History is more than a set of chronological events, but connections to the present.
Beirut: Sometimes the pathways between historical events and their current relevance is obscured by a lack of knowledge linking the two, but when those connections are understood scientifically and without illusions, humanity has the chance to build a brighter future.
Museums are one mechanism by which to achieve that goal, meaning traversing their rooms does not simply represent an entertaining tour to view attractively presented historical objects in their appropriate period. Visiting a museum means experiencing the past in present time and walking those secret paths.
Following a museum tour, people have some keys for building a brighter future because the present, that becomes the past a second later, is more obvious.
The word museums is not new and originally meant a place constructed to Nine Muses or the arts over which they managed. The most famous one was in the 4th century BC Alexandria that included a library, scholarly research centre and collection of antiquities – a concept eerily similar to modern ones.
Art museums are a special sub-branch, more recent in origin than collections of artefact ones and defined as “permanent, non-profit institution(s) essentially educational and aesthetic in purpose. They house professional staff who acquire or own art works and thereafter care, interpret and exhibit them to the public on some regular schedule” (Encyclopaedia of Aesthetics, 1998, p. 302).
Representing a main part of human civilisation, Islamic civilisation has its own place in the museum world and occupies a vast place in art museums. It covers a significant area from Spain to China and includes the chronological range from the 600s to the present. Following the life line of the famous 14th century traveller Ibn Battuta shows this greatness of Islamic civilisation and the arts it has produced.
Born in Morocco and employed as a judge in India, the civilisation Abu Abhullah Muhammad ibn Battutah experienced still exists and displays an inordinate amount of artistic objects.
“Once you have an amazing collection and enough objects to be shown, the idea of the museum can be implemented, because you cannot invite people to see nothing,” said Anne-Marie Maila Afeiche, Director General of the General Council of Museums, Ministry of Culture, Lebanon.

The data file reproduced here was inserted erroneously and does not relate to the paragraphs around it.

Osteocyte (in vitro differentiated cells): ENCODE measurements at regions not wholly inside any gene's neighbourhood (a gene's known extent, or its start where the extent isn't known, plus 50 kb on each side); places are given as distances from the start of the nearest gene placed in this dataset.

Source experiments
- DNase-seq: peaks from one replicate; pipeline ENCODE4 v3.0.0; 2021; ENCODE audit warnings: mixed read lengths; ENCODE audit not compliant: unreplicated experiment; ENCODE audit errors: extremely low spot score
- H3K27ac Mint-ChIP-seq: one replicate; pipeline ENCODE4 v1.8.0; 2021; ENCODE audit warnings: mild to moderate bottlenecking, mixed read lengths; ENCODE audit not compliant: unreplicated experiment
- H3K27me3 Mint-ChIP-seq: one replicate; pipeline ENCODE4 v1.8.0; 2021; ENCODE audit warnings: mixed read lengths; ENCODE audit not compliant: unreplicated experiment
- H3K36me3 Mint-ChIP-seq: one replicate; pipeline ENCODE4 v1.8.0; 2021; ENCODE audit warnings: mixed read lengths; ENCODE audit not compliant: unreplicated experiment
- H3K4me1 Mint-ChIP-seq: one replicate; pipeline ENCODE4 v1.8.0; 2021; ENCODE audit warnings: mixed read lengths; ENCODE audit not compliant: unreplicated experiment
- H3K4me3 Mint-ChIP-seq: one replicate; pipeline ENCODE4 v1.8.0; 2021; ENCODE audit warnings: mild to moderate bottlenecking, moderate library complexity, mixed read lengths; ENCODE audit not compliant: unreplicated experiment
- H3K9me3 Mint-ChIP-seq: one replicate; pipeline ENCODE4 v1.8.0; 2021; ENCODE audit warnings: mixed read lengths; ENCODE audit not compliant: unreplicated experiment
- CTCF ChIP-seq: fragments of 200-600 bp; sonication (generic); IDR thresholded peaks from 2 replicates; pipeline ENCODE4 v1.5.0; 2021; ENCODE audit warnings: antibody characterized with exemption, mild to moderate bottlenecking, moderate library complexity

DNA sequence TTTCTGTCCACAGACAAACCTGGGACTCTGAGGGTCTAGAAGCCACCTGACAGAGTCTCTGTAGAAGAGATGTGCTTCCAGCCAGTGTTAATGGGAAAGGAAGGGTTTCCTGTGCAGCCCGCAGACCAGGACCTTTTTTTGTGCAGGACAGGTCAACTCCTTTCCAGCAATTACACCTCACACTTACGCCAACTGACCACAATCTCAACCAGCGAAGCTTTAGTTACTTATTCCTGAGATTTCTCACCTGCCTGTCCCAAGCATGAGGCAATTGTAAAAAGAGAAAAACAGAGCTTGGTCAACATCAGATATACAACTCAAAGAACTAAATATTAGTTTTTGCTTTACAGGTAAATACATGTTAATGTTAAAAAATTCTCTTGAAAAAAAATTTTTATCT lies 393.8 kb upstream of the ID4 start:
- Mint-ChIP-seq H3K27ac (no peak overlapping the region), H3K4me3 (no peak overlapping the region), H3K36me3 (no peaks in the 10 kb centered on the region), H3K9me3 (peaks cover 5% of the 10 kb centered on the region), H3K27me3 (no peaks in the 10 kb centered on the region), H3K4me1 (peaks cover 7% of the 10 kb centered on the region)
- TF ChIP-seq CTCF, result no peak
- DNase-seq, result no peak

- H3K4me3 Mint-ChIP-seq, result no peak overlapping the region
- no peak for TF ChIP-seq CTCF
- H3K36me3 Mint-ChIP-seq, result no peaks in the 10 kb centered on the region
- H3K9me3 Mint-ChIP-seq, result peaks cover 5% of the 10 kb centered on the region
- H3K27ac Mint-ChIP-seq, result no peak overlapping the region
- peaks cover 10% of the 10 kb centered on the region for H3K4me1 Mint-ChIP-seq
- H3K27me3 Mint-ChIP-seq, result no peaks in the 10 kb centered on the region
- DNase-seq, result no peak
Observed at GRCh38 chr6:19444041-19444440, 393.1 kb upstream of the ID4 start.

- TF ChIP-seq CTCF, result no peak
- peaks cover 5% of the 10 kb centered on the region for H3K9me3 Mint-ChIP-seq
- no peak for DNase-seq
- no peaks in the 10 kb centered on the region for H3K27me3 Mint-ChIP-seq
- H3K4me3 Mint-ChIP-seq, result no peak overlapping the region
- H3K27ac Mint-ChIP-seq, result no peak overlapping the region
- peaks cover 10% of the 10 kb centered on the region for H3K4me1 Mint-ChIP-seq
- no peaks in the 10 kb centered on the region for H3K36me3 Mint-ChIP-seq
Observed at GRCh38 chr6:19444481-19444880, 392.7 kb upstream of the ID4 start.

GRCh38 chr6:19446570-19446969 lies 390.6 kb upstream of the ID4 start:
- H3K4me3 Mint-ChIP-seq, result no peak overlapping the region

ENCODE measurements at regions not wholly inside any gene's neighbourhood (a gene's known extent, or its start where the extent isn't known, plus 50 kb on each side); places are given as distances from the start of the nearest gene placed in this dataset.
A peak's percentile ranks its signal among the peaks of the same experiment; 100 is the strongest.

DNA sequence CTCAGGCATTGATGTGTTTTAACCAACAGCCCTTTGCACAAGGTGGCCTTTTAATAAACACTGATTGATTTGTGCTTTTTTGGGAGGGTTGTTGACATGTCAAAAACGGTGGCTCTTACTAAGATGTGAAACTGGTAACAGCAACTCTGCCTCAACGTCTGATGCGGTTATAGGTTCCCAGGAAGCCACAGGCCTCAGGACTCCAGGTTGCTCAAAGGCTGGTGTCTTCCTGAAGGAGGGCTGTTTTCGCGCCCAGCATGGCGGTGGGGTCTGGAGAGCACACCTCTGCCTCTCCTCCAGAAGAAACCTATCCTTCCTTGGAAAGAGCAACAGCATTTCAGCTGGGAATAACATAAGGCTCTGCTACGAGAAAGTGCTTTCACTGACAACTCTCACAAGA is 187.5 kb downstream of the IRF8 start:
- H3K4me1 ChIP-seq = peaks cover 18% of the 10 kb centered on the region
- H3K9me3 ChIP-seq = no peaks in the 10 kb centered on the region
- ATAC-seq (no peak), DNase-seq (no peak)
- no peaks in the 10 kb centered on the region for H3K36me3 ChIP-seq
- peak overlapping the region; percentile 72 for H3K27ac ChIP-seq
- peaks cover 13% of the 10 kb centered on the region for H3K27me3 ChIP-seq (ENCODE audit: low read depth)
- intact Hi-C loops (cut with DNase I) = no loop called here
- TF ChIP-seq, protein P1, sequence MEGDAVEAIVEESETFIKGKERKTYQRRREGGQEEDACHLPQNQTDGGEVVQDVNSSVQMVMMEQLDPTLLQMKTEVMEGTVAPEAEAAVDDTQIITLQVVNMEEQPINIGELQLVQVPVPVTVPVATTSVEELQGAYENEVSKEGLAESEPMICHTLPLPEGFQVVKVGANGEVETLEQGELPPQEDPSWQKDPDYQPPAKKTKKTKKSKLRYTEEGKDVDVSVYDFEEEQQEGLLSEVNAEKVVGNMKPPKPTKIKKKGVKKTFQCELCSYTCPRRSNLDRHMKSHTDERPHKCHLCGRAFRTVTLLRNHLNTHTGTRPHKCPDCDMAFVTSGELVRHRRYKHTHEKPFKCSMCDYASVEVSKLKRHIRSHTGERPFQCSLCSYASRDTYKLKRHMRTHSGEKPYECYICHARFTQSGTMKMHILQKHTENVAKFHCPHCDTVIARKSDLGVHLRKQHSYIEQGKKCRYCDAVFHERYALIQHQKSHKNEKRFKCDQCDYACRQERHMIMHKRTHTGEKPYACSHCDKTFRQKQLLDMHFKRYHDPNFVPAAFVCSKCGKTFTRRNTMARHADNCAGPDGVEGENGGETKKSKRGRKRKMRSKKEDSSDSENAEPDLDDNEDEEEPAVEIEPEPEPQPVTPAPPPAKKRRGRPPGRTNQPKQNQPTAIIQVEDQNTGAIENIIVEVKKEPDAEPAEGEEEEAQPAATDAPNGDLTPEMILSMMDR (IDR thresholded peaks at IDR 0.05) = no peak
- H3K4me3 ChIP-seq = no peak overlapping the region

Irish Islamic studies scholar Bernard O’Kane echoes her sentiments, saying Islamic art has more than enough amazing objects for display and “holds a unique place within the drip line of the history of art”.
The global renown of Islamic art
Given its greatness Islamic art has dedicated space in every great world museum as well as dedicated museums including the Museum of Islamic Art, Doha, Qatar and the Lusail Museum currently under construction. Also in Doha, it is due to become home to the most extensive collection of Oriental paintings, drawings, photographs, sculptures, rare texts and applied art.
There are also Islamic art museums in Cairo, Berlin, Kuala Lumpur, Copenhagen and across Turkey with their growing visitor numbers reflecting their success. Since opening three years ago, the Istanbul-based Grand Mosque of Çamlıca housing the Museum of Islamic Civilisations has hosted 25 million people.
Other successful examples include the Islamic Arts Biennale (Jeddah), Al-Faisal Museum for Arab-Islamic Art (Riyadh, Saudi Arabia), new Islamic Art gallery being arranged at the Salar Jung Museum (Hyderabad, India) and the Iziko Bo-Kaap Museum (Cape Town, South Africa).
The last, in collaboration with the South African Foundation for Islamic Art (Safia), launched a new exhibition of Islamic art titled Islamic Art – An African Interpretation, effectively doubling the size of the museum’s Islamic art galleries to 560m2.
However, having museums of Islamic art is not limited to studying the historical art of Islam’s collections. There is a need to assert the culture of the Muslim societies that invented these amazing objects – the reason why whatever is shown in the museum states: “Look at me. I am your past, you are my present and the coming generation is our future.”
The world’s top 100 museums attracted 71 million visitors last year. Humayun's tomb in Old Delhi (Paul Cochrane).
Historical trajectory of museums